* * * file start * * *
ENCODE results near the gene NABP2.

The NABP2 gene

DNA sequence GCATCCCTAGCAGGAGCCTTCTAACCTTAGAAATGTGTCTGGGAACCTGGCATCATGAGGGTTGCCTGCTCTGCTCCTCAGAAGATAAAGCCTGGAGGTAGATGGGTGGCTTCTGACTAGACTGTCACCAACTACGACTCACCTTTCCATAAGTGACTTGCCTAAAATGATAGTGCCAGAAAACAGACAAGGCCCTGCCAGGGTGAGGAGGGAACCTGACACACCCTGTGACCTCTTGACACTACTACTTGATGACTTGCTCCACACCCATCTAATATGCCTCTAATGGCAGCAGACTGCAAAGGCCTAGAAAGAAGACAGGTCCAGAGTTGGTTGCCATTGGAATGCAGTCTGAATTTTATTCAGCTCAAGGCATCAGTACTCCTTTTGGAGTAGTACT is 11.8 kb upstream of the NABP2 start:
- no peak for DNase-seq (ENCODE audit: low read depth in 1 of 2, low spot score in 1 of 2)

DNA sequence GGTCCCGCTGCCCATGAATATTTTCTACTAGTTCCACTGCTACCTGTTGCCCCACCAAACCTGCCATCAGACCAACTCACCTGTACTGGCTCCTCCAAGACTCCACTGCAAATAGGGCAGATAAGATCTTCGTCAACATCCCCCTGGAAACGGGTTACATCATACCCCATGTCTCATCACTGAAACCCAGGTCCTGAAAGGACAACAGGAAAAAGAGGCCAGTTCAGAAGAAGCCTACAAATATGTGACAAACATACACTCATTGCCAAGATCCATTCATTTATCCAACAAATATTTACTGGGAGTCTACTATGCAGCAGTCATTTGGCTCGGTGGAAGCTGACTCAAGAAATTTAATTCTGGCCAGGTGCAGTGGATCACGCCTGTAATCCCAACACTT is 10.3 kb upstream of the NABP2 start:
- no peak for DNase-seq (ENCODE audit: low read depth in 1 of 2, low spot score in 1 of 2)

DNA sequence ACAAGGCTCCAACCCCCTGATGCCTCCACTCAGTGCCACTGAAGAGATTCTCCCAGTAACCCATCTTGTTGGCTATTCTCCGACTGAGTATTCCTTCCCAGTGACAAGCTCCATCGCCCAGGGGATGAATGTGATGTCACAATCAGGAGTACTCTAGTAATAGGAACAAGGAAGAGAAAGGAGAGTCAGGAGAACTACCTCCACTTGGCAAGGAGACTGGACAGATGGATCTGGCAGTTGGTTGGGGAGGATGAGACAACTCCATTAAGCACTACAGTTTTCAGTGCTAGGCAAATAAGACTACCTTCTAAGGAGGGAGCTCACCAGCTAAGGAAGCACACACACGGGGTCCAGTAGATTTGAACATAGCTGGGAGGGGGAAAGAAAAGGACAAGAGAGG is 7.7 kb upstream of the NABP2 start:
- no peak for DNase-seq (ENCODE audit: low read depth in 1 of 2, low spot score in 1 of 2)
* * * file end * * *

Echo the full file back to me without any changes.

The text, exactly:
ENCODE results near the gene NABP2.

The NABP2 gene

DNA sequence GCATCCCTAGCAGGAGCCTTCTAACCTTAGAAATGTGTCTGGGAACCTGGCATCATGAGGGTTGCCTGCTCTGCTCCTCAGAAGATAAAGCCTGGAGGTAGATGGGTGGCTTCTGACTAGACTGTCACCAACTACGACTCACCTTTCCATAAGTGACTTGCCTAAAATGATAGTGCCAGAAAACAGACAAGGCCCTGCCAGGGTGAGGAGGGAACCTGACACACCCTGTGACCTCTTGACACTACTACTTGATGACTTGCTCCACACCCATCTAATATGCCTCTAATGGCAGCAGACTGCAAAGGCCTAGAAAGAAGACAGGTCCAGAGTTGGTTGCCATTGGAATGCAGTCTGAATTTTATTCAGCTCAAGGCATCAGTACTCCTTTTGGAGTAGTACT is 11.8 kb upstream of the NABP2 start:
- no peak for DNase-seq (ENCODE audit: low read depth in 1 of 2, low spot score in 1 of 2)

DNA sequence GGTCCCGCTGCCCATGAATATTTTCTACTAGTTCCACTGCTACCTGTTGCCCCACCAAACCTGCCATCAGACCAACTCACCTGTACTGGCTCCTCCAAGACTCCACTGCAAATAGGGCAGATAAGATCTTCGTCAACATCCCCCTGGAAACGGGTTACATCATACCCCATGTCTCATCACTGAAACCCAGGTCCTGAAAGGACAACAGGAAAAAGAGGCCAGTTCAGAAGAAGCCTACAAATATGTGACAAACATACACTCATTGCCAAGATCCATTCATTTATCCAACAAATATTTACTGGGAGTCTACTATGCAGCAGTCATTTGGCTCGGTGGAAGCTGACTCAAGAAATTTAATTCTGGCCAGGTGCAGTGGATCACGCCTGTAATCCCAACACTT is 10.3 kb upstream of the NABP2 start:
- no peak for DNase-seq (ENCODE audit: low read depth in 1 of 2, low spot score in 1 of 2)

DNA sequence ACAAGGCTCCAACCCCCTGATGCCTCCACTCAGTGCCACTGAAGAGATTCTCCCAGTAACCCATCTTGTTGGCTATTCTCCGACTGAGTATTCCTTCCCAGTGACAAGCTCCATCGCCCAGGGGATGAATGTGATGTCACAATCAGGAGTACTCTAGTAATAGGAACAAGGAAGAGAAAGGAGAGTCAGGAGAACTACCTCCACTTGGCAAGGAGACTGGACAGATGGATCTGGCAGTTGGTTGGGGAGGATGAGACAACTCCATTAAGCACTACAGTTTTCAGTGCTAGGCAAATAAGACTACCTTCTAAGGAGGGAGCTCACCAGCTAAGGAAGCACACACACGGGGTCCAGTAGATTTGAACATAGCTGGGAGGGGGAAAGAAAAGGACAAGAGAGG is 7.7 kb upstream of the NABP2 start:
- no peak for DNase-seq (ENCODE audit: low read depth in 1 of 2, low spot score in 1 of 2)